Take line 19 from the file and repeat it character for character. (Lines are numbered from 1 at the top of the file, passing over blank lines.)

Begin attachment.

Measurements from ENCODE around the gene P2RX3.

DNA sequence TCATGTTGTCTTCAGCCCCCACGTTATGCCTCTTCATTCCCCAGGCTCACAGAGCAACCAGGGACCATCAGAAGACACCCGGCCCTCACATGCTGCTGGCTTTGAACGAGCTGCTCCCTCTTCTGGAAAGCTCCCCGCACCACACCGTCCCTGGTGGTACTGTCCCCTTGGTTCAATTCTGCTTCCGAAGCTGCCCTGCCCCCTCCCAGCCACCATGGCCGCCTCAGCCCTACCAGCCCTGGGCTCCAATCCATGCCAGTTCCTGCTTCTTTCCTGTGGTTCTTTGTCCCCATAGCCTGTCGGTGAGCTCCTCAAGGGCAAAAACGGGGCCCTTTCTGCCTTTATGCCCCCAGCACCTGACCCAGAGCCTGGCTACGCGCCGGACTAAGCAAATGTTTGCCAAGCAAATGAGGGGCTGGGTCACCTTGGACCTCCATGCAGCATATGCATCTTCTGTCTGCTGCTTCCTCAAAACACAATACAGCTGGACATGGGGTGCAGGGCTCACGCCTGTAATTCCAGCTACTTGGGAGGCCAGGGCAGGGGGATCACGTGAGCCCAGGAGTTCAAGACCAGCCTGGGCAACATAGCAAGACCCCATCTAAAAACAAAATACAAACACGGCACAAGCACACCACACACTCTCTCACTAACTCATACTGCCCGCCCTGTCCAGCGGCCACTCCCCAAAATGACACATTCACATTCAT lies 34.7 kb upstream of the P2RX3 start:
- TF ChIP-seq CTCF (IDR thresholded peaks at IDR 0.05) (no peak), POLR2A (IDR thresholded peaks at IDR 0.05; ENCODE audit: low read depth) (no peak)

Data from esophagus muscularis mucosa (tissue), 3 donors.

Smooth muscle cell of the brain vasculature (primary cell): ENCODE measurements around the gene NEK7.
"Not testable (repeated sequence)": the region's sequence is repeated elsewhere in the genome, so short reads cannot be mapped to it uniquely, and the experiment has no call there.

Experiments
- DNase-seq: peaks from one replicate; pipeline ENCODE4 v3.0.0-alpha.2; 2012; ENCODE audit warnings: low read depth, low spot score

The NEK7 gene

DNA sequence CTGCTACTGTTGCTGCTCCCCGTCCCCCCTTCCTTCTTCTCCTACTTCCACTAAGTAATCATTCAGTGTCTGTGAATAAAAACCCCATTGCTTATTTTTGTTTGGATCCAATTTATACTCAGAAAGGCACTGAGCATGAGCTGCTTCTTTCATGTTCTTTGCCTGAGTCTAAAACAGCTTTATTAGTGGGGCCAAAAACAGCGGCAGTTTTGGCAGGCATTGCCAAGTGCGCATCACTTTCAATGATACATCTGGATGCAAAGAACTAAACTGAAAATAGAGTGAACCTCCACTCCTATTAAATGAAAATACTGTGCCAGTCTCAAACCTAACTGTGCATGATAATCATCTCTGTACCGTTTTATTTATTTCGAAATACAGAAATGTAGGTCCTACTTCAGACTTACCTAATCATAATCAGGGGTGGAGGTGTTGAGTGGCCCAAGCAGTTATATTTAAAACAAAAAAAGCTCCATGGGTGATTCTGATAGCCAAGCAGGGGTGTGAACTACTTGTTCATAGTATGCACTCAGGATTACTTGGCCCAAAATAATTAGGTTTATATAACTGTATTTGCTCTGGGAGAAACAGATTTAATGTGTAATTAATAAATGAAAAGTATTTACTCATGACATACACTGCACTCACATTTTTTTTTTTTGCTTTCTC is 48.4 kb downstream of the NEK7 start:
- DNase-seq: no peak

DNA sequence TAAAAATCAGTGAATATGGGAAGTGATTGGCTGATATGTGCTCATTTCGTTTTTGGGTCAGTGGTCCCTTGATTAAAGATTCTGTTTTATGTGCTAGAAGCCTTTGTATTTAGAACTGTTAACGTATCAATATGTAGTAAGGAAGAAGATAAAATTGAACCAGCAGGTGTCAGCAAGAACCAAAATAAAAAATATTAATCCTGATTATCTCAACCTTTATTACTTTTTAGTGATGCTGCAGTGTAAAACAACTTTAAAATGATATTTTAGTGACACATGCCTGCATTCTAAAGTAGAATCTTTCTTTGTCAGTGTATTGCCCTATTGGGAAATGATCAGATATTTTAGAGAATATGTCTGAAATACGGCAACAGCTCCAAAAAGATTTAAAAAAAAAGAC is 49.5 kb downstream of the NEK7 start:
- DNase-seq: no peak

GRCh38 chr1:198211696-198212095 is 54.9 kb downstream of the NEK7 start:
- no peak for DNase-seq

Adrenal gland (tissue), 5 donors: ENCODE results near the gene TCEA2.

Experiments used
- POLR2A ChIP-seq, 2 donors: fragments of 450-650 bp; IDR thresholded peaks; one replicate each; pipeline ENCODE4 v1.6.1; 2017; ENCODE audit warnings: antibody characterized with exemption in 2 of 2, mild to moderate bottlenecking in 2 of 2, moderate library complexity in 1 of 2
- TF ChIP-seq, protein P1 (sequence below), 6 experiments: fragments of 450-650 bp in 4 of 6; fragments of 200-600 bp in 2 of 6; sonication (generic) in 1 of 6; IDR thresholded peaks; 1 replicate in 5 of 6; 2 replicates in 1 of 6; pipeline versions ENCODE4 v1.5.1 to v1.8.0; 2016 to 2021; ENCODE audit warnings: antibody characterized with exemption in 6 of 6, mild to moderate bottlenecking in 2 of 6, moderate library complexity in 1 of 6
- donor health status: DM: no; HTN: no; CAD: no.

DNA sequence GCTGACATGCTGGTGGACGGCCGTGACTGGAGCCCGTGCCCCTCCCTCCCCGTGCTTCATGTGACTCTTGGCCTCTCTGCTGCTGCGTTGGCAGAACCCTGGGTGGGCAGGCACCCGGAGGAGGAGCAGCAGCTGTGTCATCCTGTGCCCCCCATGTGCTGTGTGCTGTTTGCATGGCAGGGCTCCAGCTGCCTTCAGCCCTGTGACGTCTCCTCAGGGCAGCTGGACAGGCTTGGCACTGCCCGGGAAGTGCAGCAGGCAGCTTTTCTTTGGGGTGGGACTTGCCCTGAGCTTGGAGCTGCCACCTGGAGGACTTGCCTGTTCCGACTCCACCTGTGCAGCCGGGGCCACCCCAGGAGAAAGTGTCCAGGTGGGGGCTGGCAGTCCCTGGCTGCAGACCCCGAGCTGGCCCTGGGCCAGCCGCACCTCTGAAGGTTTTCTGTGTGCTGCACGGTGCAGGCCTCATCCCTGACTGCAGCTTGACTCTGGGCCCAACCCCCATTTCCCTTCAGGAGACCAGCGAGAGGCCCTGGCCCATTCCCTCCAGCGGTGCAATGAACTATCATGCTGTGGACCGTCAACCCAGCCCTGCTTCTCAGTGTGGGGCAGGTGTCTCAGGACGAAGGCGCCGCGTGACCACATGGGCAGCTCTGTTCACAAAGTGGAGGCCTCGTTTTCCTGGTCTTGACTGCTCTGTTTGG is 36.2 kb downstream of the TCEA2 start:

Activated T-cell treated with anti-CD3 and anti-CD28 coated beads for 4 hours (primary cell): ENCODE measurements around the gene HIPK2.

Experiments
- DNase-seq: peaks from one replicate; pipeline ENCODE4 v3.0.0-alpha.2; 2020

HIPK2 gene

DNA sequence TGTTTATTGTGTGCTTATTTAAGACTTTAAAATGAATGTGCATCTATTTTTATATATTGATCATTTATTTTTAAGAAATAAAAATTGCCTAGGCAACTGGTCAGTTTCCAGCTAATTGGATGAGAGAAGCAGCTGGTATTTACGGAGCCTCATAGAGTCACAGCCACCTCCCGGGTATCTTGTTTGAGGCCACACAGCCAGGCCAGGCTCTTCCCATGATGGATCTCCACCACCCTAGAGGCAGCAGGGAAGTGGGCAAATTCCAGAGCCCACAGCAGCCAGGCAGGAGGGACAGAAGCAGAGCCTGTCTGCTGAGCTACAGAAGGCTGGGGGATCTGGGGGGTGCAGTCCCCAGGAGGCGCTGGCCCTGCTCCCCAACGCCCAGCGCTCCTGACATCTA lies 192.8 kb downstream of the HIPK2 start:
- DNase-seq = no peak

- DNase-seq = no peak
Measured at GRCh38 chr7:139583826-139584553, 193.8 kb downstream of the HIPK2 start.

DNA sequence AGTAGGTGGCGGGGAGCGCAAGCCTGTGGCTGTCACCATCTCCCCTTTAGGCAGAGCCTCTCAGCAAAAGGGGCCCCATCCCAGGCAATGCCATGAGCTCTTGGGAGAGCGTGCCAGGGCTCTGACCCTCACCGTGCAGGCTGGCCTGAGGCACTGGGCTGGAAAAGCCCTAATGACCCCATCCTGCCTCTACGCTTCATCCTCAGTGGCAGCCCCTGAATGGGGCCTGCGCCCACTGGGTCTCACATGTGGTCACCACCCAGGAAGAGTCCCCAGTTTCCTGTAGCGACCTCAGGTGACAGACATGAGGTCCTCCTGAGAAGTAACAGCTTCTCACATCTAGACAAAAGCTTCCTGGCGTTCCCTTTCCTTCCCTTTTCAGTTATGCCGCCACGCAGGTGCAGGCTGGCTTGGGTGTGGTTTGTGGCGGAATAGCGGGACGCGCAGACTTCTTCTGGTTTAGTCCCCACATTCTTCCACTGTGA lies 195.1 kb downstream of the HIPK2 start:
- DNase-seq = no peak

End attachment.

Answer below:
- TF ChIP-seq, protein P1 (sequence below), 6 experiments: fragments of 450-650 bp in 4 of 6; fragments of 200-600 bp in 2 of 6; sonication (generic) in 1 of 6; IDR thresholded peaks; 1 replicate in 5 of 6; 2 replicates in 1 of 6; pipeline versions ENCODE4 v1.5.1 to v1.8.0; 2016 to 2021; ENCODE audit warnings: antibody characterized with exemption in 6 of 6, mild to moderate bottlenecking in 2 of 6, moderate library complexity in 1 of 6